First off, there is no doubt that the statistics of where we are health-wise here in the United States is astounding. "More than one-third of U.S. adults - close to 80 million people, according to the Centers for Disease Control and Prevention - are obese, and as Americans' waistlines continue to grow, so do rates for chronic health conditions such as Type 2 diabetes and cardiovascular disease".

In viewing the "pros" and "cons" to this diet, Dr. Petrucci believes that yes, the Paleo Diet is a good choice for her patients and so she stands behind this diet. She states that "a Paleo diet can reduce inflammation, reverse diabetes symptoms, lower blood pressure and cut cancer risk by providing a template of foods that are as close to nature as we can get today. Science backs this up."

However, Professor Nestle says that "we really don't know what our Paleolithic ancestors ate. As often as she argues, determining what people eat is the single most intellectually challenging question in nutrition science. It is extraordinarily difficult to get an accurate idea of what people ate yesterday, let alone 10,000 to a million or more years ago". She goes on to say, "The reason cave men didn't have chronic diseases like diabetes is more likely because they didn't live long enough and lacked antibiotics, rather than because they didn't eat carbohydrates".

Additionally, the Paleo diet is viewed differently by the U.S. Department of Agriculture's nutritional guidelines in a number of ways.

The Paleo Template says to:
  • Make lean meats and non starchy vegetables the foundation of your diet.
  • Don't eat grains, dairy, legumes or added sugar
The USDA Template says to:
  • Eat grains, make at least half of them whole grains.
  • Don't eat foods high in solid fats.
Whatever the diet or non-diet one chooses though, there is no doubt that the fundamental tenets of nutrition are balance, variety and moderation. How everyone sees what these tenets really mean though is another debatable issue...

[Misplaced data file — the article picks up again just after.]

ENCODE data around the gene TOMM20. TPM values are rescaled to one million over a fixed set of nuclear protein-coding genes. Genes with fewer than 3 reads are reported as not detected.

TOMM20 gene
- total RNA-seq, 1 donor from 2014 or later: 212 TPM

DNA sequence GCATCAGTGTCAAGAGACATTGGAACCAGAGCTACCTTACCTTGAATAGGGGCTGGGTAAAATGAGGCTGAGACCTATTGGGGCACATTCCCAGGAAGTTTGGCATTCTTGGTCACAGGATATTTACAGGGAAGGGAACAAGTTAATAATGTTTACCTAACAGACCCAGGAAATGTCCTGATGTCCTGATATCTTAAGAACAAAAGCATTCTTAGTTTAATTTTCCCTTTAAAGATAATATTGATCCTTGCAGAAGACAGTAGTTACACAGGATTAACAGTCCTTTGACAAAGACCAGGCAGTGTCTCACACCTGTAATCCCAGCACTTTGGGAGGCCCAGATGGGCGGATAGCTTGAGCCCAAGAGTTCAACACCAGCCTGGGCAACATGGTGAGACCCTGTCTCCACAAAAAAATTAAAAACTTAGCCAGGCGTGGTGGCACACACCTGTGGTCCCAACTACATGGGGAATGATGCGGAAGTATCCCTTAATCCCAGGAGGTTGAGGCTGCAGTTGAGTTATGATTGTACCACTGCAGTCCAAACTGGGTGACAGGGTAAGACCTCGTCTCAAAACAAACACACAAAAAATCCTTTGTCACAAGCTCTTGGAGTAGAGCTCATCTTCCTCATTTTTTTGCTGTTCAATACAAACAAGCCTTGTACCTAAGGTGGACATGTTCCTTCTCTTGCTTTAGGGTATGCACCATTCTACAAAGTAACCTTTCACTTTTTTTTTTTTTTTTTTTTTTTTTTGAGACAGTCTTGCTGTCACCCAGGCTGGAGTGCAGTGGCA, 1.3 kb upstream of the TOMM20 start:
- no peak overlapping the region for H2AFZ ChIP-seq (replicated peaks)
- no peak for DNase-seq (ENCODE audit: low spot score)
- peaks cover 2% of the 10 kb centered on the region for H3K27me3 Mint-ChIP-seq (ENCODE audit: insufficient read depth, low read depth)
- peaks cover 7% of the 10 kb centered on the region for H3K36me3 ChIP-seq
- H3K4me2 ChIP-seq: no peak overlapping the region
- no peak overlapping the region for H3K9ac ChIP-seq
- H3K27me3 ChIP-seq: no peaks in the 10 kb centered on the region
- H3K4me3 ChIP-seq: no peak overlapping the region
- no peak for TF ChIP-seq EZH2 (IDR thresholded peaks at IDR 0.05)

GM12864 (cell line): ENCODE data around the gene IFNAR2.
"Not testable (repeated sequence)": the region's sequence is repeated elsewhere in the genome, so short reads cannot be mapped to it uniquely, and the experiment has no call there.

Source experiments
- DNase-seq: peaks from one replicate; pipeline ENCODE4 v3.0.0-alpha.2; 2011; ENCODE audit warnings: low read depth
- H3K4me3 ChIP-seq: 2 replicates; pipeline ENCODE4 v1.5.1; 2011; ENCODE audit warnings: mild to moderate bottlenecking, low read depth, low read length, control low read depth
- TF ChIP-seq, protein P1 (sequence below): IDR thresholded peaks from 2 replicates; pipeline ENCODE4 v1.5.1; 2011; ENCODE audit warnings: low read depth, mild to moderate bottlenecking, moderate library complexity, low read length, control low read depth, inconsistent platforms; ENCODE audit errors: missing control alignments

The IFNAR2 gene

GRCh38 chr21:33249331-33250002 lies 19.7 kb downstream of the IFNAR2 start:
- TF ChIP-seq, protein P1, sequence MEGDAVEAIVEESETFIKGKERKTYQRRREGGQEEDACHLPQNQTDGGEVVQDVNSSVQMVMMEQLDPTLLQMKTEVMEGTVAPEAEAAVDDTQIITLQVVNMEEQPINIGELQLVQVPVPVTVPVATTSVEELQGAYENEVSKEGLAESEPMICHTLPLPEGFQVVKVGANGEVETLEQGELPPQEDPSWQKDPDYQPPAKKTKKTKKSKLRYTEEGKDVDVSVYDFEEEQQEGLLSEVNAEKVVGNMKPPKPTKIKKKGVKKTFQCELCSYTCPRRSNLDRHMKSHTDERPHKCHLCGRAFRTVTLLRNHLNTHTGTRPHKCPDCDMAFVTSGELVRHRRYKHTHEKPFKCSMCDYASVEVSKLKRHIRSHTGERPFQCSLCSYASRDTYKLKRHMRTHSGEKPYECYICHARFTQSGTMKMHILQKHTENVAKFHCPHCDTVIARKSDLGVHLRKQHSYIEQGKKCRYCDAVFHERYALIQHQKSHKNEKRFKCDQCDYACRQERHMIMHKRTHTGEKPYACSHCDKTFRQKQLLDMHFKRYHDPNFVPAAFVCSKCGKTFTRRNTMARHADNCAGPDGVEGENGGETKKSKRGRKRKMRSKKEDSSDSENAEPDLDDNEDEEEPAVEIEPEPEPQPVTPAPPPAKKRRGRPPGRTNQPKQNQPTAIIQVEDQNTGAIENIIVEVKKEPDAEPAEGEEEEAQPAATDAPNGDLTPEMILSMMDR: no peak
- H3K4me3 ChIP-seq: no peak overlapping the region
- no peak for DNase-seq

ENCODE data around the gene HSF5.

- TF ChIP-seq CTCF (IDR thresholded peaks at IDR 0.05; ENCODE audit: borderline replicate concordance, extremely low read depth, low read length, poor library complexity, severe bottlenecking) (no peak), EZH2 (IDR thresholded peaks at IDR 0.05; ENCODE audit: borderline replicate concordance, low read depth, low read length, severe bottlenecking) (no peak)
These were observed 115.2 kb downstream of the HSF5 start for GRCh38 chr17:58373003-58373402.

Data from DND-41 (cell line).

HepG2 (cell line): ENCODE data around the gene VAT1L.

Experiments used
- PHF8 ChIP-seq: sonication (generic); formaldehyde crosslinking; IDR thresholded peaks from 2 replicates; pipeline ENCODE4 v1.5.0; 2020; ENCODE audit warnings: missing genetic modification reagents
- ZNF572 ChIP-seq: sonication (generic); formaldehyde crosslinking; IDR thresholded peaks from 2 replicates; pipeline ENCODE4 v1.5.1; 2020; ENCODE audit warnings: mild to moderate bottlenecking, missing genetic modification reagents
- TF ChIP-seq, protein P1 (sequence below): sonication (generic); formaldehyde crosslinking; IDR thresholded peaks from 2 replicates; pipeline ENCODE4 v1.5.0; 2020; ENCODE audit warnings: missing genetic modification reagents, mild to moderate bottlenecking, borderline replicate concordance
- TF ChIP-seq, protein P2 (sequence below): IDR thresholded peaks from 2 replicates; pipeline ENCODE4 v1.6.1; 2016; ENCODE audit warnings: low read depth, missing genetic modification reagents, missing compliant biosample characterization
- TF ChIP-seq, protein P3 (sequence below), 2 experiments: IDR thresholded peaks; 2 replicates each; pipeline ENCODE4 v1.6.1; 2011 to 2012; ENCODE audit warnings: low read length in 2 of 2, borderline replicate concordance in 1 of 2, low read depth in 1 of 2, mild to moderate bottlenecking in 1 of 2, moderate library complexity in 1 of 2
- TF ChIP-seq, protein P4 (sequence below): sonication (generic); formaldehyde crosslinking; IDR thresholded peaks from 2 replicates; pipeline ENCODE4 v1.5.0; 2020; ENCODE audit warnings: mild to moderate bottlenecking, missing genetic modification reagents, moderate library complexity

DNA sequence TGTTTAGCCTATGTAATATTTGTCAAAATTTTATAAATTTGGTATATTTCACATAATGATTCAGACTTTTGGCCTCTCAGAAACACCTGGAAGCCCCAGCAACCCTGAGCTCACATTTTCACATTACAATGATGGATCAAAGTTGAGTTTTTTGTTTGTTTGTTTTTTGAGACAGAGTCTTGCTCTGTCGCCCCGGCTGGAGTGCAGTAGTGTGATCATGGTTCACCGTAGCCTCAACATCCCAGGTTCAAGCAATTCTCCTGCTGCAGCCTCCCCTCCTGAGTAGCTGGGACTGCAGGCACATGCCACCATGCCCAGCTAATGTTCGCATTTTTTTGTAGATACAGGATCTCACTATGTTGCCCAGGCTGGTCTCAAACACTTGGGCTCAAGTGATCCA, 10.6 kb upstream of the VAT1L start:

Tuesday, March 24, 2015

What Is Gluten?

The following article gives a better understanding to what gluten is and how it affects our bodies. Harold McGee -- for those that may not know -- is a well-recognized author who writes specifically about the chemistry and history of food science, cooking and molecular gastronomy.

Monday, March 23, 2015

Doctors Want to Ban Fast Food From Hospitals

I'd say it's about time that fast food is banned from hospitals. After all, hospitals are the places where sick people go to get well, right? At least, that is what is supposed to happen. There have been countless studies conducted on the end results of fast food on the body, yet it makes no sense that hospitals still have these fast food facilities within the hospital premises.

Alas, times are changing and physicians are becoming more involved in making a difference with their patients' choices in lifestyle behaviors. This starts with good food. A nonprofit group called the Physicians Committee for Responsible Medicine is working toward formulating the right equation to hospitals in general about their questionable relationship with fast food. How can people not know the harmful effects that are caused by eating fast food and why are those that are healthcare experts  not properly teaching their patients about the harm that is caused to the body by eating such foods?

How can one be sure that the hospital has your best interests at heart when some hospitals profit more depending on how much fast food is sold in their facility? In the words of Cardiologist Aseem Malhotra of the Royal Free Hospital in London, he states "The junk food industry's aggressive and irresponsible marketing has even been allowed to hijack the very institutions that are supposed to set an example: our hospitals". Well said! He writes about the food industry's controversial marketing tactics in the June 2013 article published by the British Medical Journal.